Senator sees U.S. sticking to trade deal with China despite pandemic concerns
WASHINGTON (Reuters) - U.S. Senate Finance Committee Chairman Chuck Grassley on Thursday said he did not expect President Donald Trump to walk away from a Phase 1 trade deal with China despite concerns over Beijing's handling of the coronavirus pandemic. Grassley, a strong backer of the trade agreement signed in January, told reporters he felt reassured that Trump would stick to the deal after a private conversation with his fellow Republican late last week.
WASHINGTON (Reuters) - U.S. Senate Finance Committee Chairman Chuck Grassley on Thursday said he did not expect President Donald Trump to walk away from a Phase 1 trade deal with China despite concerns over Beijing's handling of the coronavirus pandemic.
Grassley, a strong backer of the trade agreement signed in January, told reporters he felt reassured that Trump would stick to the deal after a private conversation with his fellow Republican late last week.
"I was very satisfied with his answer and you know I wouldn’t be satisfied ... if I didn’t feel like the president was going to maintain that trade agreement with China,” the senator said during a regular call with agriculture reporters.
Trump has stepped up criticism of China recently over its handling of the coronavirus outbreak and a national security law that would reduce the separate legal status of Hong Kong, sparking questions about the U.S.-China trade deal's future.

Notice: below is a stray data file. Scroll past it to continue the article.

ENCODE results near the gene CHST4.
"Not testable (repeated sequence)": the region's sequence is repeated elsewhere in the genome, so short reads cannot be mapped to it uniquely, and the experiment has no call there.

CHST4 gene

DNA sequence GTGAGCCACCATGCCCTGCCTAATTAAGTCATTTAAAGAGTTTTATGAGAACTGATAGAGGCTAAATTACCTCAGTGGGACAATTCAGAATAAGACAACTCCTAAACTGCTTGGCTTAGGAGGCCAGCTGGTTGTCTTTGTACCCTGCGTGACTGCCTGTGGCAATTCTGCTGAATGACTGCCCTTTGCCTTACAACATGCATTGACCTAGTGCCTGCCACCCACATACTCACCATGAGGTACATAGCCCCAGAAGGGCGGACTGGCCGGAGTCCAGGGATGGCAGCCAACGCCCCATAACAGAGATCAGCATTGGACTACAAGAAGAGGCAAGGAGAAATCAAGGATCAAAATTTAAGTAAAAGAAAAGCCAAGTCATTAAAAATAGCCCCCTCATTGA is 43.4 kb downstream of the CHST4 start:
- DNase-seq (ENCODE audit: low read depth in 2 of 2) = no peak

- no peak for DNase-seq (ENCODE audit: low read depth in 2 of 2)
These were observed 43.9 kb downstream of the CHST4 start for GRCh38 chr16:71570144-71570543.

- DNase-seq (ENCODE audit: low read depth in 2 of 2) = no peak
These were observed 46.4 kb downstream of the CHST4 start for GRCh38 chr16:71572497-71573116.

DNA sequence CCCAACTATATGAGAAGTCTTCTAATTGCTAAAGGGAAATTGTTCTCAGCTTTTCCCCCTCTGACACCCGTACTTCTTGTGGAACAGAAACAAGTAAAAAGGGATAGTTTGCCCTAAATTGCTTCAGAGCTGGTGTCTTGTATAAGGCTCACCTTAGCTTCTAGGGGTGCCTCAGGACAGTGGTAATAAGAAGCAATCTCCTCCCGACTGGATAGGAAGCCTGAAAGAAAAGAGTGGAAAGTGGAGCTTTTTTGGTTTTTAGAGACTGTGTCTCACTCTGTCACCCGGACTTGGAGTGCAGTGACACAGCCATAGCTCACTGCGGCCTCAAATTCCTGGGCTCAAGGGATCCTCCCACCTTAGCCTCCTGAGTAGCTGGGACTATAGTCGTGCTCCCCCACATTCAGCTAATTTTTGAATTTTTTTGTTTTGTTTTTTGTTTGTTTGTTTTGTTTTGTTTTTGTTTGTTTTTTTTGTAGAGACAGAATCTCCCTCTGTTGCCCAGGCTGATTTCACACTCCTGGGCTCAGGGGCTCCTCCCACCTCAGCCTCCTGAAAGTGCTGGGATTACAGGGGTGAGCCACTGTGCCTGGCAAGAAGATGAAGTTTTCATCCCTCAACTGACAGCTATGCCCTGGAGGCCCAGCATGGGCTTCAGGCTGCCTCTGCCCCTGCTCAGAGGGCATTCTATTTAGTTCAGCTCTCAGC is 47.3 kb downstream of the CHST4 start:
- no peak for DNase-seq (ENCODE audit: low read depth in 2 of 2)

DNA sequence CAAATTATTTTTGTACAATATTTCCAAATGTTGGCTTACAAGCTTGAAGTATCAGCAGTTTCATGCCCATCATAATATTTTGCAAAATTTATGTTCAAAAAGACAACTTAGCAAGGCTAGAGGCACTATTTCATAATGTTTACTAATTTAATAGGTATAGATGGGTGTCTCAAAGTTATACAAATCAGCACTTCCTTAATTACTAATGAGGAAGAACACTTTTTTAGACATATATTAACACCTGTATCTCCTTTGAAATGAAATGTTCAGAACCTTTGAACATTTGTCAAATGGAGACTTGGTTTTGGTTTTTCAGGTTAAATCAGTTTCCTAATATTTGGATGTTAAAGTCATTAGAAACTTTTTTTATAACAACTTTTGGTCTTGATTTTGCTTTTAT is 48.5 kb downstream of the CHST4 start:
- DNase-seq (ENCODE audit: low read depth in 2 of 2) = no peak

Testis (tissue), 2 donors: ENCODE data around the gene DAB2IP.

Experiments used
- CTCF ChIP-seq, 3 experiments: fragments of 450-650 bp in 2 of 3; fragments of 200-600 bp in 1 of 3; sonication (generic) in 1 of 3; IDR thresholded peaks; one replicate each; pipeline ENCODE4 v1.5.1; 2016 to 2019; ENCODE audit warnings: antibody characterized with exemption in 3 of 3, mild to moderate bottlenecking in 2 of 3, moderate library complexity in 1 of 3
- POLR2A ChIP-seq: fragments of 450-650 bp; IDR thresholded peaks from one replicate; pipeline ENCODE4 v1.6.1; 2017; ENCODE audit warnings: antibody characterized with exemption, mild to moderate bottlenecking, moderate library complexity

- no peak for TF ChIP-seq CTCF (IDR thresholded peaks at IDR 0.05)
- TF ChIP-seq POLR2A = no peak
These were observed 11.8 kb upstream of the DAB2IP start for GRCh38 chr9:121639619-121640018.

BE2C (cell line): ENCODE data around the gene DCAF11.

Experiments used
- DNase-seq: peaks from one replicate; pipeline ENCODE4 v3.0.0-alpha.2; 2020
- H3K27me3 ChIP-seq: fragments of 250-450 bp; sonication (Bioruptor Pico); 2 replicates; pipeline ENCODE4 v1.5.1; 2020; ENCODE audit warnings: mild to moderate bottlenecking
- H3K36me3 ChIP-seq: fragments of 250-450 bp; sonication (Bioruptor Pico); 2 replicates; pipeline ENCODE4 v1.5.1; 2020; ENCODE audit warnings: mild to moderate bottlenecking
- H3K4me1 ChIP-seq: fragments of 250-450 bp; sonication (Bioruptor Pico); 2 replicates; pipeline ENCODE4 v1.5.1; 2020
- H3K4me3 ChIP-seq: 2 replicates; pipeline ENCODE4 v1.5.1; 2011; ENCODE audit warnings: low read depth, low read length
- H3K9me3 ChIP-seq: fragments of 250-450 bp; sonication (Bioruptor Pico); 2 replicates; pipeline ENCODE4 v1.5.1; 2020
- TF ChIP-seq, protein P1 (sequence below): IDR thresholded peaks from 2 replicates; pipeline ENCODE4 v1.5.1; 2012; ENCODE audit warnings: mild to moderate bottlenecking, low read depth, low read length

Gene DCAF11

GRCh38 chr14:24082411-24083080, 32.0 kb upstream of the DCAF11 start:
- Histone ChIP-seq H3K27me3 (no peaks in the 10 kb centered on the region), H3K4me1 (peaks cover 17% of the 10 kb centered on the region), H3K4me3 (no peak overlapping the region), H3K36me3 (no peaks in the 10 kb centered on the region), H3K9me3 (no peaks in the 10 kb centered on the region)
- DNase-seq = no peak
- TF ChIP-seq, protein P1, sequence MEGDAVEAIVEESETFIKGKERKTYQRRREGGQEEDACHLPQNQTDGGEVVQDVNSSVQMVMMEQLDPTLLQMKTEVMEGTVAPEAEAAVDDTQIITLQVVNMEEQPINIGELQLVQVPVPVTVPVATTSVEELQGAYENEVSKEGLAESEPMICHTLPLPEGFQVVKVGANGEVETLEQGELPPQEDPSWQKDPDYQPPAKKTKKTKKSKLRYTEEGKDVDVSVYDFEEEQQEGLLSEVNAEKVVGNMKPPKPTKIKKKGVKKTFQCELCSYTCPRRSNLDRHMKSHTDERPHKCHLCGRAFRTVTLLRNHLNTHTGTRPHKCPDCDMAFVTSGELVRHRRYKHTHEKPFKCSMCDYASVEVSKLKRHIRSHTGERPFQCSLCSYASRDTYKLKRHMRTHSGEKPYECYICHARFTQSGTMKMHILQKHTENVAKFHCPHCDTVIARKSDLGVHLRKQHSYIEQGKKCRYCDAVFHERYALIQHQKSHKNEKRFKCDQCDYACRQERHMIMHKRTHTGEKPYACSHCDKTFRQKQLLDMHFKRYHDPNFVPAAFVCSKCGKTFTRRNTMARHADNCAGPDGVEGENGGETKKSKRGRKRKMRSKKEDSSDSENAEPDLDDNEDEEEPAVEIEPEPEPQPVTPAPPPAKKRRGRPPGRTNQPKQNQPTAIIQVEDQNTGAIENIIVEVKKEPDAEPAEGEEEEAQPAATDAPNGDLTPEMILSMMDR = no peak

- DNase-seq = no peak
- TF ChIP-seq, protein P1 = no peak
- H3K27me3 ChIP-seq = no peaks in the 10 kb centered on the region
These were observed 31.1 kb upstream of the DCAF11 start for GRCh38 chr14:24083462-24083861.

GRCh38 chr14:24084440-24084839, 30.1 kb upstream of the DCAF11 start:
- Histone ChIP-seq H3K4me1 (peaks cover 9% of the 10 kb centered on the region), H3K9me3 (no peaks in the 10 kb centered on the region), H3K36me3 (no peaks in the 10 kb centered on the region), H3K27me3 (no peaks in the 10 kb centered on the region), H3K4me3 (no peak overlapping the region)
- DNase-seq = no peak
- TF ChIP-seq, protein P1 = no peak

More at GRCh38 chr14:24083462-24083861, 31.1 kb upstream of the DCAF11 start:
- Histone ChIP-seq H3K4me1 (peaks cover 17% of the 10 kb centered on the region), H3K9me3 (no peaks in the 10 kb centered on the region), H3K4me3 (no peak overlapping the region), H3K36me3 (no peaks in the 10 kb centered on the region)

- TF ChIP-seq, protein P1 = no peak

White House economic adviser Larry Kudlow on Tuesday said the Phase 1 trade deal with China was intact for now, but that Trump was so "miffed" with Beijing over the novel coronavirus and other matters it was not as important to him as it once was.
Grassley said he discussed the trade deal with Trump during last week's phone call, and told him that he believed U.S. concerns over China's lack of transparency about the virus should not interfere with the trade agreement.
The trade deal, which took effect in mid-February, calls for China to purchase $200 billion in additional U.S. goods and services over two years.
The U.S. Trade Representative's office and the U.S. Department of Agriculture last week said they saw positive signs in dealings with Beijing over agricultural products as part of the Phase 1 trade agreement, and certain U.S. farm products could now be exported to China.
(Reporting by Stephanie Kelly; writing by Andrea Shalal; editing by Jonathan Oatis)
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